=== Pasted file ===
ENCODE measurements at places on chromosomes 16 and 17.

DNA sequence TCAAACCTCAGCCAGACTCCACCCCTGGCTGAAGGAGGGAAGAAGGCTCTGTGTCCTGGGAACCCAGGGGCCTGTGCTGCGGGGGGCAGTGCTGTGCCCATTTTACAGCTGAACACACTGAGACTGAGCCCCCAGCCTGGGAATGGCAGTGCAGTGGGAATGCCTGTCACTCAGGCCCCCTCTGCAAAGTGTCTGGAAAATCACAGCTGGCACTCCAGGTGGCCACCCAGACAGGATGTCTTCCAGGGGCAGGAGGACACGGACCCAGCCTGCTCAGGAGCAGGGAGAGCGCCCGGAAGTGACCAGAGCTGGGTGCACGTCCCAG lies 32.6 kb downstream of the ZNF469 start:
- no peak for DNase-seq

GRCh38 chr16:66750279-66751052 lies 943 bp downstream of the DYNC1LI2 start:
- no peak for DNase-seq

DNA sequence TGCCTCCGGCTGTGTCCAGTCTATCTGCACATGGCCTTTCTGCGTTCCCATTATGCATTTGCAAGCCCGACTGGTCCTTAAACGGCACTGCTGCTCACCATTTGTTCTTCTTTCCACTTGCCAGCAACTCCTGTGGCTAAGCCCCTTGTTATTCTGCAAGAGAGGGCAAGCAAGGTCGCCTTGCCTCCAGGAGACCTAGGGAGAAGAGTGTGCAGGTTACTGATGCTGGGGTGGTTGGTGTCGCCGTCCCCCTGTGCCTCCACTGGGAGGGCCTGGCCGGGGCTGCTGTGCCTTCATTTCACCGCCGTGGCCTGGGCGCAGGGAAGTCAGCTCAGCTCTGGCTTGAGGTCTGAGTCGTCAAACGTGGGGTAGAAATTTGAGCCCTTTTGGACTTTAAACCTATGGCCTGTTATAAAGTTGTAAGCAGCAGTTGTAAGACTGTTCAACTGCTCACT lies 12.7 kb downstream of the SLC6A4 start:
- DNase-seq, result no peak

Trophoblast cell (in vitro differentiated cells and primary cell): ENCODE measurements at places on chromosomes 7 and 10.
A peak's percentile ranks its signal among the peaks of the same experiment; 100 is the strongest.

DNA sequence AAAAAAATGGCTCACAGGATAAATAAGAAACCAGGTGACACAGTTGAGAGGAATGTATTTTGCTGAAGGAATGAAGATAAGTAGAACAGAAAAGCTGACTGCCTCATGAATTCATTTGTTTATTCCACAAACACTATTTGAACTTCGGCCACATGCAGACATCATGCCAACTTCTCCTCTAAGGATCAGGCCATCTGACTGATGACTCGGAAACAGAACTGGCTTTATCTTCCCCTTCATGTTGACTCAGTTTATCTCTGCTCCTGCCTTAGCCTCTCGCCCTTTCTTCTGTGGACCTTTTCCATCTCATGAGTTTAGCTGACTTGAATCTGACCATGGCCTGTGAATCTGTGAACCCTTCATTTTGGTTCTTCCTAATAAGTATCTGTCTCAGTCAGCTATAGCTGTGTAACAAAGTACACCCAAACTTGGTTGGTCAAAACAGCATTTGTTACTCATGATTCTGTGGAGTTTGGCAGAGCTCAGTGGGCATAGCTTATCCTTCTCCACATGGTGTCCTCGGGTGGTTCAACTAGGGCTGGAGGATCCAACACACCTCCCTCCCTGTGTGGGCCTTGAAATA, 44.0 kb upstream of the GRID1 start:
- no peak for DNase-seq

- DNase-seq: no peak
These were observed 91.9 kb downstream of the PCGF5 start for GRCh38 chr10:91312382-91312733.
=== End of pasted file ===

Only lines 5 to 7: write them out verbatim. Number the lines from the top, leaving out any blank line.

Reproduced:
- no peak for DNase-seq

DNA sequence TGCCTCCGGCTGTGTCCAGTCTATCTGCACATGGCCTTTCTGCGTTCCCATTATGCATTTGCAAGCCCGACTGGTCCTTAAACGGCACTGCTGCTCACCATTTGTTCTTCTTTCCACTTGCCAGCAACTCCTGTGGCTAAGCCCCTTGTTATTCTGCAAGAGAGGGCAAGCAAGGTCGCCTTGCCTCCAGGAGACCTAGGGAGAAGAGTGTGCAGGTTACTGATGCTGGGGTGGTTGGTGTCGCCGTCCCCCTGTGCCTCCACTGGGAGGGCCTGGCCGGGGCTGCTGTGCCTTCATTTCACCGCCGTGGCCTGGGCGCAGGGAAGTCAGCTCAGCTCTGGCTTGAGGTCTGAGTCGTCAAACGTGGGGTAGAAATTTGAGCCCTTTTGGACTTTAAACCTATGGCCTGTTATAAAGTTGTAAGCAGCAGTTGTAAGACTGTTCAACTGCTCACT lies 12.7 kb downstream of the SLC6A4 start:
- DNase-seq, result no peak